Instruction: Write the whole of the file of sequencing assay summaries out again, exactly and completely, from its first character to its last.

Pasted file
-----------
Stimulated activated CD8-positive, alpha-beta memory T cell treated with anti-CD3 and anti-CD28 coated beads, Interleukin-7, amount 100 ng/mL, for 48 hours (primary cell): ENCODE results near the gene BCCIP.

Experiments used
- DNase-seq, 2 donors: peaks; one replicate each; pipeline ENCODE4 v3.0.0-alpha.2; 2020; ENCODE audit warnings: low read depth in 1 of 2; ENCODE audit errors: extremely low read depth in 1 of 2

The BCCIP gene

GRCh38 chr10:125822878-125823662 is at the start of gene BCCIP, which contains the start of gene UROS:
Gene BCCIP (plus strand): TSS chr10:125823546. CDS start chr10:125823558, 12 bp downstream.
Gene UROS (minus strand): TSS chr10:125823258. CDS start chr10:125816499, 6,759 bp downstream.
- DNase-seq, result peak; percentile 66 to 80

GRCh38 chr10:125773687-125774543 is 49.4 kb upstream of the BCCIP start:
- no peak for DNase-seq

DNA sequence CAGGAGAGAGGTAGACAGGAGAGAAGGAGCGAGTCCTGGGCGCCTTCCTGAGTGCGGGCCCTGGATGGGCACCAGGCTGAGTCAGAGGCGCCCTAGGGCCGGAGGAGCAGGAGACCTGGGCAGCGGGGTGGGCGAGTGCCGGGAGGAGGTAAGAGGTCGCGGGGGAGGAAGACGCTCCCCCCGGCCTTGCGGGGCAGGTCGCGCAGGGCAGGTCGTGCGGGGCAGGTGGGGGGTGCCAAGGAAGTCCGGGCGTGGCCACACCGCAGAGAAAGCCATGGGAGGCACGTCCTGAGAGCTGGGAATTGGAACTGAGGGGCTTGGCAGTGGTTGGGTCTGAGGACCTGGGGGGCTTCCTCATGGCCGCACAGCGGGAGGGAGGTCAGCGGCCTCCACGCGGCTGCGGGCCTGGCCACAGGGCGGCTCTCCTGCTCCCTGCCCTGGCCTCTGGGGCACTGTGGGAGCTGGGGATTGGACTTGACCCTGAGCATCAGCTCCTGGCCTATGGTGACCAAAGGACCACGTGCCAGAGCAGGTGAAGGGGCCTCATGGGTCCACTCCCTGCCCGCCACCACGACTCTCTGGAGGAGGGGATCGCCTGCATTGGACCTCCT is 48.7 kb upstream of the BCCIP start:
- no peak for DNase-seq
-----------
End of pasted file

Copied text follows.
Stimulated activated CD8-positive, alpha-beta memory T cell treated with anti-CD3 and anti-CD28 coated beads, Interleukin-7, amount 100 ng/mL, for 48 hours (primary cell): ENCODE results near the gene BCCIP.

Experiments used
- DNase-seq, 2 donors: peaks; one replicate each; pipeline ENCODE4 v3.0.0-alpha.2; 2020; ENCODE audit warnings: low read depth in 1 of 2; ENCODE audit errors: extremely low read depth in 1 of 2

The BCCIP gene

GRCh38 chr10:125822878-125823662 is at the start of gene BCCIP, which contains the start of gene UROS:
Gene BCCIP (plus strand): TSS chr10:125823546. CDS start chr10:125823558, 12 bp downstream.
Gene UROS (minus strand): TSS chr10:125823258. CDS start chr10:125816499, 6,759 bp downstream.
- DNase-seq, result peak; percentile 66 to 80

GRCh38 chr10:125773687-125774543 is 49.4 kb upstream of the BCCIP start:
- no peak for DNase-seq

DNA sequence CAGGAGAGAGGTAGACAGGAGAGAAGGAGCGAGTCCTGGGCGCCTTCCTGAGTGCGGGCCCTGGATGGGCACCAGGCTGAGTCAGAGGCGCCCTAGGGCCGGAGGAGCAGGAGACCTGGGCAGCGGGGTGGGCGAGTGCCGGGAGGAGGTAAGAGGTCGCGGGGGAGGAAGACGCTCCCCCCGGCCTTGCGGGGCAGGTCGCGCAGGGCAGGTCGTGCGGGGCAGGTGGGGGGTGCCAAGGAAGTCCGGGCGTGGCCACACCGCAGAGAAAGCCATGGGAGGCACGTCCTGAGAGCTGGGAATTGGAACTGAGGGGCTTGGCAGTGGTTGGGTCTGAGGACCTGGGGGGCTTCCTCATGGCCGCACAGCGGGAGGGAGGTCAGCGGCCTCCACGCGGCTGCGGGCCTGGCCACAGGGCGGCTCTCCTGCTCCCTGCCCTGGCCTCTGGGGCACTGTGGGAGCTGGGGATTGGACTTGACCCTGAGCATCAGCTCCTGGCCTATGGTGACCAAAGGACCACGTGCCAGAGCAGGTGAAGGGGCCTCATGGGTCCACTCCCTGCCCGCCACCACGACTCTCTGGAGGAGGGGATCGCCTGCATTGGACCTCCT is 48.7 kb upstream of the BCCIP start:
- no peak for DNase-seq